The carbon and water budgets of boreal and temperate broadleaf forests are sensitive to interannual climatic variability and are likely to respond to climate change. This study analyses 9 years of eddy-covariance data from the Boreal Ecosystem Research and Monitoring Sites (BERMS) Southern Old Aspen site in central Saskatchewan, Canada and characterizes the primary climatic controls on evapotranspiration, net ecosystem production (FNEP), gross ecosystem photosynthesis (P) and ecosystem respiration (R). The study period was dominated by two climatic extremes: extreme warm and cool springs, which produced marked contrasts in the canopy duration, and a severe, 3-year drought.
Annual FNEP varied among years from 55 to 367 g C m−2 (mean 172, SD 94). Interannual variability in FNEP was controlled primarily by factors that affected the R/P ratio, which varied between 0.74 and 0.96 (mean 0.87, SD 0.06). Canopy duration enhanced P and FNEP with no apparent effect on R. The fraction of annual photosynthetically active radiation (PAR) that was absorbed by the canopy foliage varied from 38% in late leaf-emergence years to 51% in early leaf-emergence years. Photosynthetic light-use efficiency (mean 0.0275, SD 0.026 mol C mol−1 photons) was relatively constant during nondrought years but declined with drought intensity to a minimum of 0.0228 mol C mol−1 photons during the most severe drought year. The impact of drought on FNEP varied with drought intensity. Years of mild-to-moderate drought suppressed R while having little effect on P, so that FNEP was enhanced. Years of severe drought suppressed both R and P, causing either little change or a subtle reduction in FNEP. The analysis produced new insights into the dominance of canopy duration as the most important biophysical control on FNEP.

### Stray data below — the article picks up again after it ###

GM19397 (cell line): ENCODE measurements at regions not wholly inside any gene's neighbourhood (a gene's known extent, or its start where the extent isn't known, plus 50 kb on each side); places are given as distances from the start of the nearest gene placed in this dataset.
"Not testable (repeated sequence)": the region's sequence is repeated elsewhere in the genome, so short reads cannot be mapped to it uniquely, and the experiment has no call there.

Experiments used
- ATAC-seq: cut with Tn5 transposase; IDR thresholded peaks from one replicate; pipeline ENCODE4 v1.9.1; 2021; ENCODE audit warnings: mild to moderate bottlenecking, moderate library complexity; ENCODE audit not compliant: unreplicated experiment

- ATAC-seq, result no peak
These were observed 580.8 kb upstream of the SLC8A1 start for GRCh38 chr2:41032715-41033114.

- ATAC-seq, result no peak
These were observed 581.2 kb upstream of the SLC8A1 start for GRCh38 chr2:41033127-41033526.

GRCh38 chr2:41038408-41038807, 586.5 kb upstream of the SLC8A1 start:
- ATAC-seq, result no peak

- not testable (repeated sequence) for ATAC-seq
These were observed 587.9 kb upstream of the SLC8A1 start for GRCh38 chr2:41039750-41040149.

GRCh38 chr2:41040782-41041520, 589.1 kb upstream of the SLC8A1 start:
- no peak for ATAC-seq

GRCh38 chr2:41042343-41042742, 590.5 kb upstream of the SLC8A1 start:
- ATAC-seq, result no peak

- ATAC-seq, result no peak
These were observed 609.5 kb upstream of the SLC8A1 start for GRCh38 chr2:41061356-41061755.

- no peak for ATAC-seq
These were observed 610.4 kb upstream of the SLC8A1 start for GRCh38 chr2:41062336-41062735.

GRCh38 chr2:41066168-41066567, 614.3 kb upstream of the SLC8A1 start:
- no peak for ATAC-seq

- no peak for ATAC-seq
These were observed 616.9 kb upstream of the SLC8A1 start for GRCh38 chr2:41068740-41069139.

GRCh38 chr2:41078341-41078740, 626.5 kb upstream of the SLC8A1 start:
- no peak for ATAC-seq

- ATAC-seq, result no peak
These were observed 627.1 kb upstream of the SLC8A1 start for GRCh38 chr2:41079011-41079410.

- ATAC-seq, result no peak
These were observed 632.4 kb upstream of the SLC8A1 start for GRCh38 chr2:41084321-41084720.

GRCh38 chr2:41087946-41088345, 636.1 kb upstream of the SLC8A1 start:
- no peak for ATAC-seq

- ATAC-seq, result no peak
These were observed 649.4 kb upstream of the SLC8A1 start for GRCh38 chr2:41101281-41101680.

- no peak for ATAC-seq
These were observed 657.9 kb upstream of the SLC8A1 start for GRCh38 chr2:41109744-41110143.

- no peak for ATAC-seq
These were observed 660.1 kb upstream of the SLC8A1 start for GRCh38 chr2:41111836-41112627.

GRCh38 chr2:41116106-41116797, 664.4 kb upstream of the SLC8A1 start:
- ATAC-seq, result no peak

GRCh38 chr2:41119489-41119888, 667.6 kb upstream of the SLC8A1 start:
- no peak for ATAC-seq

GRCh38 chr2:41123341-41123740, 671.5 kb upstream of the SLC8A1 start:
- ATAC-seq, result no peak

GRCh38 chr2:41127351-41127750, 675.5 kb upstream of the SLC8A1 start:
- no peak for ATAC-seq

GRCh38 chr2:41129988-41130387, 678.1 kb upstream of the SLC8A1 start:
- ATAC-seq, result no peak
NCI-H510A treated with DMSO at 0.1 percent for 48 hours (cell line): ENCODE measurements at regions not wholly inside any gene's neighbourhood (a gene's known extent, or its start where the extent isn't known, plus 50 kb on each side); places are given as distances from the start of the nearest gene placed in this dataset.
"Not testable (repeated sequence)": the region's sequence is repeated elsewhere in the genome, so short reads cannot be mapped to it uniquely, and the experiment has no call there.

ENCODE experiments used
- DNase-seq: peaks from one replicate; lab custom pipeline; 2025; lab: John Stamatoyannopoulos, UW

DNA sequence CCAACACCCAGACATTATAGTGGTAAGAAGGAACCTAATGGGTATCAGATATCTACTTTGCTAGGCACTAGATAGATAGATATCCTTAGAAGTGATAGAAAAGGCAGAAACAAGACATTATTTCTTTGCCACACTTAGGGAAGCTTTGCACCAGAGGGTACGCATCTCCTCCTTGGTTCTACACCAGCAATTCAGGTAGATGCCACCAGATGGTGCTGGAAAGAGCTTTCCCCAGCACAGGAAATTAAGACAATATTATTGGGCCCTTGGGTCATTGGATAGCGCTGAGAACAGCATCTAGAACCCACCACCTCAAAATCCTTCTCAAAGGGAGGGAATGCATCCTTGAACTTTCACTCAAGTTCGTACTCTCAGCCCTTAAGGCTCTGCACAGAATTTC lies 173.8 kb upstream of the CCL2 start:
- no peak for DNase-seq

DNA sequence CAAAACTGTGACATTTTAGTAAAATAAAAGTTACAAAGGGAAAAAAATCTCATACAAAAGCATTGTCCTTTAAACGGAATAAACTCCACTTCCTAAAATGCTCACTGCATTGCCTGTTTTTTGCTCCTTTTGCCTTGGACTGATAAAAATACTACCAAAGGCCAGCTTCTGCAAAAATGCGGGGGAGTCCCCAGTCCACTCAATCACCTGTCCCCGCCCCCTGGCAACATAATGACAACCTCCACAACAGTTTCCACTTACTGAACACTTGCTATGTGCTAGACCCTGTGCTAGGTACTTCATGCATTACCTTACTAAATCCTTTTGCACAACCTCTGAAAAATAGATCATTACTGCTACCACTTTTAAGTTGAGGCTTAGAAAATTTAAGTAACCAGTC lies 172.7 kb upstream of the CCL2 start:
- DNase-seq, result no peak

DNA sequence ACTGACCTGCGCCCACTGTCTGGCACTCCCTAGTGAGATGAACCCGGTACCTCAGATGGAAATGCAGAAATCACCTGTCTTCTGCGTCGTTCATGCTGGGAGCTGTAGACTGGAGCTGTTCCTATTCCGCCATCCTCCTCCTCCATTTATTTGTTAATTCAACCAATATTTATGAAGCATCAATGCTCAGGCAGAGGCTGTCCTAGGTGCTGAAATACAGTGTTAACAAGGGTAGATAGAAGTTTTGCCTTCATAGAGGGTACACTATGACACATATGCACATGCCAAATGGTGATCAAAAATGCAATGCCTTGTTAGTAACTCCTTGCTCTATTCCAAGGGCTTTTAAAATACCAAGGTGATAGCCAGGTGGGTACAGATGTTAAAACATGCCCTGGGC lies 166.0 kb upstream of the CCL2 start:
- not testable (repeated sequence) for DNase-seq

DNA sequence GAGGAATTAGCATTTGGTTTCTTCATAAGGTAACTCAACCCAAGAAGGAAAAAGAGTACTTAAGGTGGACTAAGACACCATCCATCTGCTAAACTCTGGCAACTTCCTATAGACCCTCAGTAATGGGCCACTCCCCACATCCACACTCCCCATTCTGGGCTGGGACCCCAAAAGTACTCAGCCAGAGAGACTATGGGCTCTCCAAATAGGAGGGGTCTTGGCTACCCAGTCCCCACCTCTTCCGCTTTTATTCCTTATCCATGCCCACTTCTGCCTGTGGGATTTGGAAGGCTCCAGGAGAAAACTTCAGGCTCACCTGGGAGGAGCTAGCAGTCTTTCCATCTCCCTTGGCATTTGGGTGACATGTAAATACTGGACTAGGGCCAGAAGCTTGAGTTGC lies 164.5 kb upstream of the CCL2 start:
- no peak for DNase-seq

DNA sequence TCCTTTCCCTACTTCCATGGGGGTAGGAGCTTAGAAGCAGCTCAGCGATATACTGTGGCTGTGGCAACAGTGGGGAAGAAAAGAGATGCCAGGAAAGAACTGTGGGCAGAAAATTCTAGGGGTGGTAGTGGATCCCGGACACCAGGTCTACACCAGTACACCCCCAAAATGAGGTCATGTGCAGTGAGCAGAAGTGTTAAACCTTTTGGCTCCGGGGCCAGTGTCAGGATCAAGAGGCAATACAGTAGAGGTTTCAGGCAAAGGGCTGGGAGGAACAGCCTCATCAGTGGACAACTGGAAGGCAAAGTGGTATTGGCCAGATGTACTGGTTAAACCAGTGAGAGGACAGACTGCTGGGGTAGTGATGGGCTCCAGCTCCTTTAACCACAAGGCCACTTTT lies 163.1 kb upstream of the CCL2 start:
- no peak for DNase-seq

The results suggested a simple conceptual model for annual FNEP in boreal deciduous forests. When water is not limiting, annual P is controlled by canopy duration via its influence on absorbed PAR at constant light-use efficiency. Water stress suppresses P, by reducing light-use efficiency, and R, by limiting growth and/or suppressing microbial respiration. The high photosynthetic light-use efficiency showed this site to be a highly productive boreal deciduous forest, with properties similar to many temperate deciduous forests.
If you can't find a tool you're looking for, please click the link at the top of the page to "Go to old article view". Alternatively, view our Knowledge Base articles for additional help. Your feedback is important to us, so please let us know if you have comments or ideas for improvement.